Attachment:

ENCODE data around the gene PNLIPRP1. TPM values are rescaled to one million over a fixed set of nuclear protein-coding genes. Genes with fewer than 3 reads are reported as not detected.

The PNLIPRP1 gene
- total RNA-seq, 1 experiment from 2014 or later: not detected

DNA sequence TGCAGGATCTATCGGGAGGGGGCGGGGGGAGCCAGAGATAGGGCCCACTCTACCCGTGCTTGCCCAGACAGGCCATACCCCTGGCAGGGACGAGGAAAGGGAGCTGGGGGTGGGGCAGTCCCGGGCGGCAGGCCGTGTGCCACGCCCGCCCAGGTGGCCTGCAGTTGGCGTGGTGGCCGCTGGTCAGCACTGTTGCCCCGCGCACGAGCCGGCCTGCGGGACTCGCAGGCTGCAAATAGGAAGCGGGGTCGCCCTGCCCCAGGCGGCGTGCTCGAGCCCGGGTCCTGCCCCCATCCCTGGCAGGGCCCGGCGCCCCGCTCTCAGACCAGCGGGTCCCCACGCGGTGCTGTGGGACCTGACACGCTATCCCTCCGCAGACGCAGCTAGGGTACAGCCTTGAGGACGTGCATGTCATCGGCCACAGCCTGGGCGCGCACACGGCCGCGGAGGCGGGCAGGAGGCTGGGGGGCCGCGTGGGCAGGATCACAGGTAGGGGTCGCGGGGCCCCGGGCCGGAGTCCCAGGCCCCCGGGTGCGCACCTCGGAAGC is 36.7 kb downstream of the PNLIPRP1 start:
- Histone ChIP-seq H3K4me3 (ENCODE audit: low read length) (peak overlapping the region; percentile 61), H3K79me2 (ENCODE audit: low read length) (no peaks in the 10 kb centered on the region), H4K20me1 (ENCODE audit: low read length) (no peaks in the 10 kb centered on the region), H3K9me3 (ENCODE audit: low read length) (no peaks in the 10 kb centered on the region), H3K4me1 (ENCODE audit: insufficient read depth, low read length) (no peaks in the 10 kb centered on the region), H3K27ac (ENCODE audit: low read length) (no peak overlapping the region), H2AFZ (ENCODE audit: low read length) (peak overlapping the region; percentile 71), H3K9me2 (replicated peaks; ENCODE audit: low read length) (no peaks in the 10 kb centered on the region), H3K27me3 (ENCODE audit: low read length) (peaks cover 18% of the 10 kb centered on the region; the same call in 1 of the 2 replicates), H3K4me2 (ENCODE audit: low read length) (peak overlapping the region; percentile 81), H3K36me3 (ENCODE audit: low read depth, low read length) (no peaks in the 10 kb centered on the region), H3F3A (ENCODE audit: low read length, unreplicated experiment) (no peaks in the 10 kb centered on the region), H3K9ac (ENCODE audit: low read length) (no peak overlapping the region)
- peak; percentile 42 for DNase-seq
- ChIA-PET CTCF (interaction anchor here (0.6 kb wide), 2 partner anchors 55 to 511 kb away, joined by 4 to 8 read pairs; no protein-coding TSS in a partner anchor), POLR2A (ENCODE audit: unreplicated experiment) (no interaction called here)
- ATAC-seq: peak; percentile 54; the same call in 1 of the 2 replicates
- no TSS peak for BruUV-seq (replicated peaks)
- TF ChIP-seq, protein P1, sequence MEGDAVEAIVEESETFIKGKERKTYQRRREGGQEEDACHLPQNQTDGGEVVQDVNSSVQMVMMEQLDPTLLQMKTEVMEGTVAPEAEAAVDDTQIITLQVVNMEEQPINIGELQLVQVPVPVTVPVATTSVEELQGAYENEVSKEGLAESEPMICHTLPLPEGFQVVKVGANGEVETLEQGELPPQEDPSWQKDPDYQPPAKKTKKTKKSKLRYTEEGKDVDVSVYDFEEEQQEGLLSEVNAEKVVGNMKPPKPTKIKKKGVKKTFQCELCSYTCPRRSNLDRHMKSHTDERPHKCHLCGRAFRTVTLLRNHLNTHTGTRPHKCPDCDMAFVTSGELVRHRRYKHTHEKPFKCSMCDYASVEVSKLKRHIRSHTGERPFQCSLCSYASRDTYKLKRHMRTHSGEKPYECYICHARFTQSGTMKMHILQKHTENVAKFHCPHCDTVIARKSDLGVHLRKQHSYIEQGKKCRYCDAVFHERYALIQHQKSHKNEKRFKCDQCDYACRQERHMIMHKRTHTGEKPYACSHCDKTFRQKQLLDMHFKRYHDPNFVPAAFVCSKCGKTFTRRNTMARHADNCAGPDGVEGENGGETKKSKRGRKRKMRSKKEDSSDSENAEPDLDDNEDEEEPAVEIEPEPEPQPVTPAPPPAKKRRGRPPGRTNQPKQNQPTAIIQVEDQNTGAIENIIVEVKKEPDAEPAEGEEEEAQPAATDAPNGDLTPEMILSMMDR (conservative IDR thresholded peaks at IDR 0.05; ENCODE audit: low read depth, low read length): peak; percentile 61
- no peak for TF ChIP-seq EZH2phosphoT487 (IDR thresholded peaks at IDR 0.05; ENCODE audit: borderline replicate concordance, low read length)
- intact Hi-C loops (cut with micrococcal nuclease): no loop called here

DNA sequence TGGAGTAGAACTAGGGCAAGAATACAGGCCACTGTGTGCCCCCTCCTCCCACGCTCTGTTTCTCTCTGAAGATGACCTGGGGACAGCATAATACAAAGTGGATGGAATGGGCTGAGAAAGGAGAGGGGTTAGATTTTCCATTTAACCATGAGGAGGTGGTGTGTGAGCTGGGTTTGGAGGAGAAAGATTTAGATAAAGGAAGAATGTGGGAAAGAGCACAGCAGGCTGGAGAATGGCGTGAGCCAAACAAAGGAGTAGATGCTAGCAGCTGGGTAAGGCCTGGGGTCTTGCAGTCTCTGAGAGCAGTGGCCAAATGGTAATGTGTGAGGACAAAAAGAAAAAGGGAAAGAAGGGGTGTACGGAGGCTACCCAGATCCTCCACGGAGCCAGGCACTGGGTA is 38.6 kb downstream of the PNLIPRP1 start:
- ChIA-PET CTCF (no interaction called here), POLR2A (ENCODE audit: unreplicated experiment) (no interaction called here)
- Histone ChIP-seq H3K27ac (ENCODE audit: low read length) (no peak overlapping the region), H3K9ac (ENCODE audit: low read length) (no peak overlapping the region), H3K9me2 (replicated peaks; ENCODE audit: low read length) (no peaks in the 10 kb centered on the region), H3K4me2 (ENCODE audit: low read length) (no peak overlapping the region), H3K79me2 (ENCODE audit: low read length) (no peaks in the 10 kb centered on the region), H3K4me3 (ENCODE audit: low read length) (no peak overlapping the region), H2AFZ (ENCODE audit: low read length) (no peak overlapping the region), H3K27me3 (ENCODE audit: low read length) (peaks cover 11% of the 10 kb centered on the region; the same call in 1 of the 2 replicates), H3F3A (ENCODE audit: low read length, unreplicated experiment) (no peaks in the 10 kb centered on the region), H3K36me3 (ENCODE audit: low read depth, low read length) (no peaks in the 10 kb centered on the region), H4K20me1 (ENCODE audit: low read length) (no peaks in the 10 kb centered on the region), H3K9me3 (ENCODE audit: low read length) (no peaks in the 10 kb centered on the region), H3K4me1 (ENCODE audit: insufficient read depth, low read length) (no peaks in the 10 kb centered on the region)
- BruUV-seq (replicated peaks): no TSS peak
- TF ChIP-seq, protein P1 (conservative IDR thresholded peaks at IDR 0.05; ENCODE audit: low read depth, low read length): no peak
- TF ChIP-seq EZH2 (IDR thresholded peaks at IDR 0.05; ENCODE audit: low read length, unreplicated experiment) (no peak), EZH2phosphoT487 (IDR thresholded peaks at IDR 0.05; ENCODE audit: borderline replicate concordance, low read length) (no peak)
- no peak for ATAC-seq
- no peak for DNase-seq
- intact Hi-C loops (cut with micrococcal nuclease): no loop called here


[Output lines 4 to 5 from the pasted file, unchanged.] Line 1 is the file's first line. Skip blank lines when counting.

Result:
DNA sequence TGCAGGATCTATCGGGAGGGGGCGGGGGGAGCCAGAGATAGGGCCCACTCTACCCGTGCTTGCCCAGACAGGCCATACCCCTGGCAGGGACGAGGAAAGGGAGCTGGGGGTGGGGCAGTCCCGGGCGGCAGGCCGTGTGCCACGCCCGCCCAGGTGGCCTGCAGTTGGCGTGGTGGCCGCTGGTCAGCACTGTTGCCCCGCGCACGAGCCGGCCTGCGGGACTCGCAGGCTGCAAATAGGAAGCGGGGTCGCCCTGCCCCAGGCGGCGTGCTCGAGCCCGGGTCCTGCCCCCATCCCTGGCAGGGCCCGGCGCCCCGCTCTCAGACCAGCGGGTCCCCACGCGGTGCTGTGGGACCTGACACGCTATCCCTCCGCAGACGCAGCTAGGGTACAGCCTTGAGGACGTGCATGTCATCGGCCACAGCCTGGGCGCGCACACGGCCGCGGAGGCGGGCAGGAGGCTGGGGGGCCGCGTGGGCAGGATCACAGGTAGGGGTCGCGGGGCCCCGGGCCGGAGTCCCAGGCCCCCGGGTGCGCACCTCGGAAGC is 36.7 kb downstream of the PNLIPRP1 start:
- Histone ChIP-seq H3K4me3 (ENCODE audit: low read length) (peak overlapping the region; percentile 61), H3K79me2 (ENCODE audit: low read length) (no peaks in the 10 kb centered on the region), H4K20me1 (ENCODE audit: low read length) (no peaks in the 10 kb centered on the region), H3K9me3 (ENCODE audit: low read length) (no peaks in the 10 kb centered on the region), H3K4me1 (ENCODE audit: insufficient read depth, low read length) (no peaks in the 10 kb centered on the region), H3K27ac (ENCODE audit: low read length) (no peak overlapping the region), H2AFZ (ENCODE audit: low read length) (peak overlapping the region; percentile 71), H3K9me2 (replicated peaks; ENCODE audit: low read length) (no peaks in the 10 kb centered on the region), H3K27me3 (ENCODE audit: low read length) (peaks cover 18% of the 10 kb centered on the region; the same call in 1 of the 2 replicates), H3K4me2 (ENCODE audit: low read length) (peak overlapping the region; percentile 81), H3K36me3 (ENCODE audit: low read depth, low read length) (no peaks in the 10 kb centered on the region), H3F3A (ENCODE audit: low read length, unreplicated experiment) (no peaks in the 10 kb centered on the region), H3K9ac (ENCODE audit: low read length) (no peak overlapping the region)